Yet another use for 1-2-3 blocks: tracing the seat profile onto the backing of some black naugahyde with a uniform 2" margin to allow room for the padding and to keep all the staples on the bottom, out of sight.
 Once the seat was upholstered, I was ready for assembly:
 Surprise! My shop stool does double duty as a shaving horse!
You'll be seeing this shop stool in future blog posts - - I expect to spend lots of time on that seat in the months to come. Stay tuned!

I finished at 6:15 Sunday. My son Carl and my partner Margaret and I went out for pizza, then came home and checked out the other stools on Twitter and the sites of the various makers. I strongly encourage you to check them out via Chris Wong's page linked to above, or by going on Twitter and scrolling back through the "#SSBO" tweets. This weekend was really wonderful for me - - taking part in something happening all over the English-speaking world, seeing all the varied designs people came up with, and making friends with people I've never met IRL. Good stuff! If you ever get a chance to participate in one of these build-offs, do it!

Saturday, January 11, 2014

Another Use for 1-2-3 Blocks

I improvised a scribing tool out of a 1-2-3 block, an eye screw, and a pencil yesterday. It's not ground breaking, but it's a nice piece of frugality making use of something I've recommended you buy back in this earlier post. Make the tool or not; notice the method for stopping your chairs from rocking shown in the final photos.

Tuesday, January 7, 2014

Practice for Cutting Dovetails

If I were the type to make New Year's resolutions, I might resolve that 2014 is the year I take my hand tool skills to a new level (To clarify: I'm not the type, so I'm not resolving that!)

Thursday, January 2, 2014

Repair Damaged Wood with Steam from Clothes Iron

Accidents happen. A case of (literal) butterfingers could make you lose grip on your recipe box and ding the edge of the kitchen table. A perfectly respectable man can inadvertently drop one of the kitchen chairs while moving it up to the bedroom. Maybe you came in from the garage carrying a cinder block and needed to set it down quickly, not realizing until you picked it up again that in doing so you laid it on the end of the dog's leash, and now your wood floor has the perfect impression of a snap swivel right in front of the coat closet.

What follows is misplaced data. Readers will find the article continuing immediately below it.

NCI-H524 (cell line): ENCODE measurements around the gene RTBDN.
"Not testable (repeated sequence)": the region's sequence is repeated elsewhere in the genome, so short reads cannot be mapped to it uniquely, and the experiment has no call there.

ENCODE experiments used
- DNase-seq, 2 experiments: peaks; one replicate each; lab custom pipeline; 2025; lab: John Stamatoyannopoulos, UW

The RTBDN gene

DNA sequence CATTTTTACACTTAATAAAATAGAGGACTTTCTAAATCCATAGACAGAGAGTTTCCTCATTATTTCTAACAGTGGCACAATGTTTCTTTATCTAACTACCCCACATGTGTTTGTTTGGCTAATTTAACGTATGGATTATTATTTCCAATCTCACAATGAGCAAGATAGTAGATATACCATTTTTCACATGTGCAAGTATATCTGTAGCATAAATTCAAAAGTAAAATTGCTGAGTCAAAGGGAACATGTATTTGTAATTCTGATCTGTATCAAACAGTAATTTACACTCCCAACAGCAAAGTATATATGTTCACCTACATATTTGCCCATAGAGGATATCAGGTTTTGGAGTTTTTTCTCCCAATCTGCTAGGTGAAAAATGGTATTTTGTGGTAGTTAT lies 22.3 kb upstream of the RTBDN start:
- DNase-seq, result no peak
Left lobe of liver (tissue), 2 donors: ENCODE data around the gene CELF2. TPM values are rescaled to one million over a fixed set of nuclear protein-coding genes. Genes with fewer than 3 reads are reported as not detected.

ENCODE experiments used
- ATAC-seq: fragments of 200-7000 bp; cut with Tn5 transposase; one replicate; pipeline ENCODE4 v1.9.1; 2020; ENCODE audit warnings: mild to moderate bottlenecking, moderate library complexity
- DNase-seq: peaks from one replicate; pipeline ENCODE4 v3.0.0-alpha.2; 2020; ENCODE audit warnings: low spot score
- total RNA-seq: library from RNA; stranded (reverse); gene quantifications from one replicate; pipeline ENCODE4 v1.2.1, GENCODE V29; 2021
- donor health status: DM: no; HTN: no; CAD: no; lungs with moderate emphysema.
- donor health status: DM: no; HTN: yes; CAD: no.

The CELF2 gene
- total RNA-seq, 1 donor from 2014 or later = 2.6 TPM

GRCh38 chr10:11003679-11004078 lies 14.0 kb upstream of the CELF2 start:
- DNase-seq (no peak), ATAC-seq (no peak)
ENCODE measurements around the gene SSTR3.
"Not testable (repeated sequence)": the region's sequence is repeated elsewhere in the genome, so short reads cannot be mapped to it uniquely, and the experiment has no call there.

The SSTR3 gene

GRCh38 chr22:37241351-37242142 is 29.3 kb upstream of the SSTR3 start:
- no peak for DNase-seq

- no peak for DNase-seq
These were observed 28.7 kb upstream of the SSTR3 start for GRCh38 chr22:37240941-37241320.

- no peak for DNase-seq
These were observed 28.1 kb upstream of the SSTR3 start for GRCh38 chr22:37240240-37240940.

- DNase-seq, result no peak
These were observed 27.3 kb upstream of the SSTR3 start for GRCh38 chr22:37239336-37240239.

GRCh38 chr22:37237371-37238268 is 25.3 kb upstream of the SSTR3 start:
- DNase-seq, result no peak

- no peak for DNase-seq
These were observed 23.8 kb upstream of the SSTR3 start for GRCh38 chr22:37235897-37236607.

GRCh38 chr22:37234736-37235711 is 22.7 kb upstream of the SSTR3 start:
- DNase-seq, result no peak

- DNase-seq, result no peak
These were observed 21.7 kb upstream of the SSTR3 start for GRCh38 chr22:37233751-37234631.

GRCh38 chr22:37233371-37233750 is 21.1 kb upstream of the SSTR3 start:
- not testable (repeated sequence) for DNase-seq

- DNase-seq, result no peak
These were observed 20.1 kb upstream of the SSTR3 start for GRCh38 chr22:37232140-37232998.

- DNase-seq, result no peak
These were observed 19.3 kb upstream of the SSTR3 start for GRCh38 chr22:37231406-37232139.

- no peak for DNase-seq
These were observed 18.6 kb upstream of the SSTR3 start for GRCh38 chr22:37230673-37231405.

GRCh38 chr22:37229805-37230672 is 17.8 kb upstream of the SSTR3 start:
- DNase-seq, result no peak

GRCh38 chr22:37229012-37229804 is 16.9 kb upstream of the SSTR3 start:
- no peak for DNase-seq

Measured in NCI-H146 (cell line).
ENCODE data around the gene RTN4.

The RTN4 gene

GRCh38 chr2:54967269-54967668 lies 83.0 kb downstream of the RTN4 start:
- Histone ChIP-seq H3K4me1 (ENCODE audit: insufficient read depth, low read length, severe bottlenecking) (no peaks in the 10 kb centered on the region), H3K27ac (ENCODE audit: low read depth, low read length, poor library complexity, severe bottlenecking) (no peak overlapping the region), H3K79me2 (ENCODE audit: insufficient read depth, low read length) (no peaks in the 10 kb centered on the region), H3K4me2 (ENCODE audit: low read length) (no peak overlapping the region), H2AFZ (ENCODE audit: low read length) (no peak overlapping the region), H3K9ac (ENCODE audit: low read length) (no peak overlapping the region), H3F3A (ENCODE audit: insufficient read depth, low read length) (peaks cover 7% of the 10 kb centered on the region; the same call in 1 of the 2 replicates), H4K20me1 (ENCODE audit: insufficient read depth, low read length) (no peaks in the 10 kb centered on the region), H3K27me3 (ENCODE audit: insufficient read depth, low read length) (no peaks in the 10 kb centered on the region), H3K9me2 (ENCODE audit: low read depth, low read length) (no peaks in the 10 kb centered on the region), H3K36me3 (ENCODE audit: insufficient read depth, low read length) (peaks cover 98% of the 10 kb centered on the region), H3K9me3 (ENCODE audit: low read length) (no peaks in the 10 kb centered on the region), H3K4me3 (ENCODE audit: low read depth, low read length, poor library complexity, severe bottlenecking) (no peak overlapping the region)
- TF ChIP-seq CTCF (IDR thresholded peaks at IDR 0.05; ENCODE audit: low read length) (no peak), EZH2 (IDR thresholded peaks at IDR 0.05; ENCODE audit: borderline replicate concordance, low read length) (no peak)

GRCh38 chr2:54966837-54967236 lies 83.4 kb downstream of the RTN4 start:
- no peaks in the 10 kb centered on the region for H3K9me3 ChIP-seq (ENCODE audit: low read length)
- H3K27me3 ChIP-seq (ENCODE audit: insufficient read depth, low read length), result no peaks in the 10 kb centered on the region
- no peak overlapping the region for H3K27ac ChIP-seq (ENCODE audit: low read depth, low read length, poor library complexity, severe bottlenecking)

One approach to such mishaps is to say “Thank you! My furniture (or house) now has more patina!” Your wabi-sabi outlook on life might lead you to take this attitude, and if so that's fine. I go that way myself, quite often.

But right now, I'm making a chair, and it hasn't even had a chance to be a new chair yet, so I was dismayed to take the rear legs out of the bending jig after I steam-bent them to see this:

How did this happen? The bending jig is made of yellow pine, and its grain embossed itself onto the chair legs while they were clamped into the jig. Soon you will see a post on “Appropriate Bending Jig Materials” perhaps . . . meantime, I don't want to make two new chair legs. What to do? Bondo? That's a lot of work, and I didn't plan on painting this chair.

So I borrowed a clothes iron, got a clean rag sopping wet, and pressed the rag into the dent with the hot iron: